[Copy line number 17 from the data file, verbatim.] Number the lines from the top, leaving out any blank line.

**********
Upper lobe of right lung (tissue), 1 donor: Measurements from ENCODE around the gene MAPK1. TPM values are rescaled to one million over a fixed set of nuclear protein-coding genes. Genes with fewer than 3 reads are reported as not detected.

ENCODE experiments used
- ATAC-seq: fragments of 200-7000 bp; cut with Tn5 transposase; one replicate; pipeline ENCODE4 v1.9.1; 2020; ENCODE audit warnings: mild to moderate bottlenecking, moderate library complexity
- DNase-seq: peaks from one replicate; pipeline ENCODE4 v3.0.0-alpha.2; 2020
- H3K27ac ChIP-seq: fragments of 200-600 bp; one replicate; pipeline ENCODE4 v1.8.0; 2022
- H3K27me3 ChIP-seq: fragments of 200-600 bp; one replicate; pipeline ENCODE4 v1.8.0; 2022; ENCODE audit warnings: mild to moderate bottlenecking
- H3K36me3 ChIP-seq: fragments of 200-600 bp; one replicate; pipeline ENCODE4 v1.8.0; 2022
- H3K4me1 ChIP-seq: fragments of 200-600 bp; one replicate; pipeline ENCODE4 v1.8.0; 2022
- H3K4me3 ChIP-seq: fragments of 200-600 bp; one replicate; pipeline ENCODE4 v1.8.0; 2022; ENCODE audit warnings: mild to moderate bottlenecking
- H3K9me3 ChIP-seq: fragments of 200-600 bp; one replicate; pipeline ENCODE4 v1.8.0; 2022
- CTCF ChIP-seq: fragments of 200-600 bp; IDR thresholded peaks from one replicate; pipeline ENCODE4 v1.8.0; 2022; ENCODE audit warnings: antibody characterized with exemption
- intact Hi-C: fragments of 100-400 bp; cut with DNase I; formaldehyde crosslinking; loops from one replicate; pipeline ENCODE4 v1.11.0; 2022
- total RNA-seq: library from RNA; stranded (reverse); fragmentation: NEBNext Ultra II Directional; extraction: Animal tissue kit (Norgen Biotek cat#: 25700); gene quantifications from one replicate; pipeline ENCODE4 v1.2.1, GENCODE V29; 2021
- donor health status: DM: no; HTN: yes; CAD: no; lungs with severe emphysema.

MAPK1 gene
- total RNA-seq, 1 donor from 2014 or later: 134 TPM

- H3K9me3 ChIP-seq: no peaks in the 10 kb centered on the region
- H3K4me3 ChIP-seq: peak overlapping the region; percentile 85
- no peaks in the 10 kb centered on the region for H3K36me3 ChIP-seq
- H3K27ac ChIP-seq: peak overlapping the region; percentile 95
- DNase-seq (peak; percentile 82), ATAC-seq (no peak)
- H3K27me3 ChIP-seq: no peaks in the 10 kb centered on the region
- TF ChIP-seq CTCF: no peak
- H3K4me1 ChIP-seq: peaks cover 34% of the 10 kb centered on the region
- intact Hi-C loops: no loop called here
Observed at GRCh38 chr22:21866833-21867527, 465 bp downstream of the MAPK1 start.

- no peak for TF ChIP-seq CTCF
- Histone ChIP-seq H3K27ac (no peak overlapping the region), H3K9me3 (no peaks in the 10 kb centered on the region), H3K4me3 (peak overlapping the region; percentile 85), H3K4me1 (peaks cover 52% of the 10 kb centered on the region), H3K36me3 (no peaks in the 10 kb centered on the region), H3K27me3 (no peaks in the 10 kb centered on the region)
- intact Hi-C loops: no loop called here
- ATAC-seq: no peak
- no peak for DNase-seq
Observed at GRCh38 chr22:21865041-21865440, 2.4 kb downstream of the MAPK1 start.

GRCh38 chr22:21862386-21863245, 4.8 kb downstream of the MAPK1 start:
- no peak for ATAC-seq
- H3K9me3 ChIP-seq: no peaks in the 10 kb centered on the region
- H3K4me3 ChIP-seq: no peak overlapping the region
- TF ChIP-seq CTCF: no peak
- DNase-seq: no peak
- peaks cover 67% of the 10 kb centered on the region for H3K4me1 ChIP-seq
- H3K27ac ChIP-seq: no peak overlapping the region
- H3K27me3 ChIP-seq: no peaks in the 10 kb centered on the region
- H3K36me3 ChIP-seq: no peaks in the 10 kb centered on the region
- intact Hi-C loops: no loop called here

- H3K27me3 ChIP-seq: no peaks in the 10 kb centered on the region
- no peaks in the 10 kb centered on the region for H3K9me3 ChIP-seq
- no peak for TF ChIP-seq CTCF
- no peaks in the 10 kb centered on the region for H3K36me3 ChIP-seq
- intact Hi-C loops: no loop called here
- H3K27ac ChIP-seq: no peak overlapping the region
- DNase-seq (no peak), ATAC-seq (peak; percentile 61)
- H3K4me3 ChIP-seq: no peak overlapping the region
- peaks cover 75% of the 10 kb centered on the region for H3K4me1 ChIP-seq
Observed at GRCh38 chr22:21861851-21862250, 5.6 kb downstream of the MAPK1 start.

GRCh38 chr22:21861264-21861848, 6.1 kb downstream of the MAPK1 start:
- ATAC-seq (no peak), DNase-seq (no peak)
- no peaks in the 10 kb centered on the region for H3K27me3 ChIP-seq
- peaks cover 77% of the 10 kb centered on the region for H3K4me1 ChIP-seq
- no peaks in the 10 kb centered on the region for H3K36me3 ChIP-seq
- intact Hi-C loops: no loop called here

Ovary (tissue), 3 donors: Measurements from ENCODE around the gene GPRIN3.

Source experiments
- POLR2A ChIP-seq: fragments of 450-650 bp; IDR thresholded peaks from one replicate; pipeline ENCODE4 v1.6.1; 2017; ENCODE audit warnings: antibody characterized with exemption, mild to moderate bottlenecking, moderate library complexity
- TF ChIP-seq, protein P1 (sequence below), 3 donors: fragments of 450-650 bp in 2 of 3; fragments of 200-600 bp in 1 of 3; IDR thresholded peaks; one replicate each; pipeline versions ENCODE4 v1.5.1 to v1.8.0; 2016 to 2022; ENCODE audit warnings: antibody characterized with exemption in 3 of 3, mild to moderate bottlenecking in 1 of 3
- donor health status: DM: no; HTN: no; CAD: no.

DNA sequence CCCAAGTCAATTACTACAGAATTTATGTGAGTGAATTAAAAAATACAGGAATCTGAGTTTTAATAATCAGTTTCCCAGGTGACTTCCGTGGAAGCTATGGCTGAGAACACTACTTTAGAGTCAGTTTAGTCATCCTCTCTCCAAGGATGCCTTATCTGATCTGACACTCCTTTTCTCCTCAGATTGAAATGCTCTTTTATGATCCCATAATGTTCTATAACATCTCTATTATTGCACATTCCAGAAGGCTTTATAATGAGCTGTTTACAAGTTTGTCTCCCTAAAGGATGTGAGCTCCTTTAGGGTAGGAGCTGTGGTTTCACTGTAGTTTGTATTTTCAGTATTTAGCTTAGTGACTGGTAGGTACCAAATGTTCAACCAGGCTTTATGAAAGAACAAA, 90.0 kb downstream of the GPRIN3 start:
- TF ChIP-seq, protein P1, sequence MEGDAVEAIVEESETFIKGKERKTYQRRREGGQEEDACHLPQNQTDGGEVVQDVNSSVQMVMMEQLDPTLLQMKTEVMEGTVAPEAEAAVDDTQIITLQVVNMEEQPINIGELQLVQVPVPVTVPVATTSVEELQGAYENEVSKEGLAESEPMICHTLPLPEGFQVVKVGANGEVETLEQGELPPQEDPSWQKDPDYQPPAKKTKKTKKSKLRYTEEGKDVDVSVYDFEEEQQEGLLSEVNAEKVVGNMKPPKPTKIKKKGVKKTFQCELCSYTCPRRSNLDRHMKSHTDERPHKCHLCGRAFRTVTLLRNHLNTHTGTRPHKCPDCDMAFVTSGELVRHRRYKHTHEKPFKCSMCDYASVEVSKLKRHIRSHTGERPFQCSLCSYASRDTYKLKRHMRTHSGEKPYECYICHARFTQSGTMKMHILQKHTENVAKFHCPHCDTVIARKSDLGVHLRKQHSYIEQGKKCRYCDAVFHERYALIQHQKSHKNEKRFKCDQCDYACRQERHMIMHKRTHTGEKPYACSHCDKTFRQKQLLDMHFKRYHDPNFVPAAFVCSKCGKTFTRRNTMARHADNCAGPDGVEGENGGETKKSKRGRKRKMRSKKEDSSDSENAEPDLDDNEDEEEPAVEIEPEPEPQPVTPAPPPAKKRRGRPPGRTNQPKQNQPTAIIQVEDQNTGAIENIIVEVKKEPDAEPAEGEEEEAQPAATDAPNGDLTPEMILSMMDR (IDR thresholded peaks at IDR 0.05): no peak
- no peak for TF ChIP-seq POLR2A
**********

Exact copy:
- H3K9me3 ChIP-seq: no peaks in the 10 kb centered on the region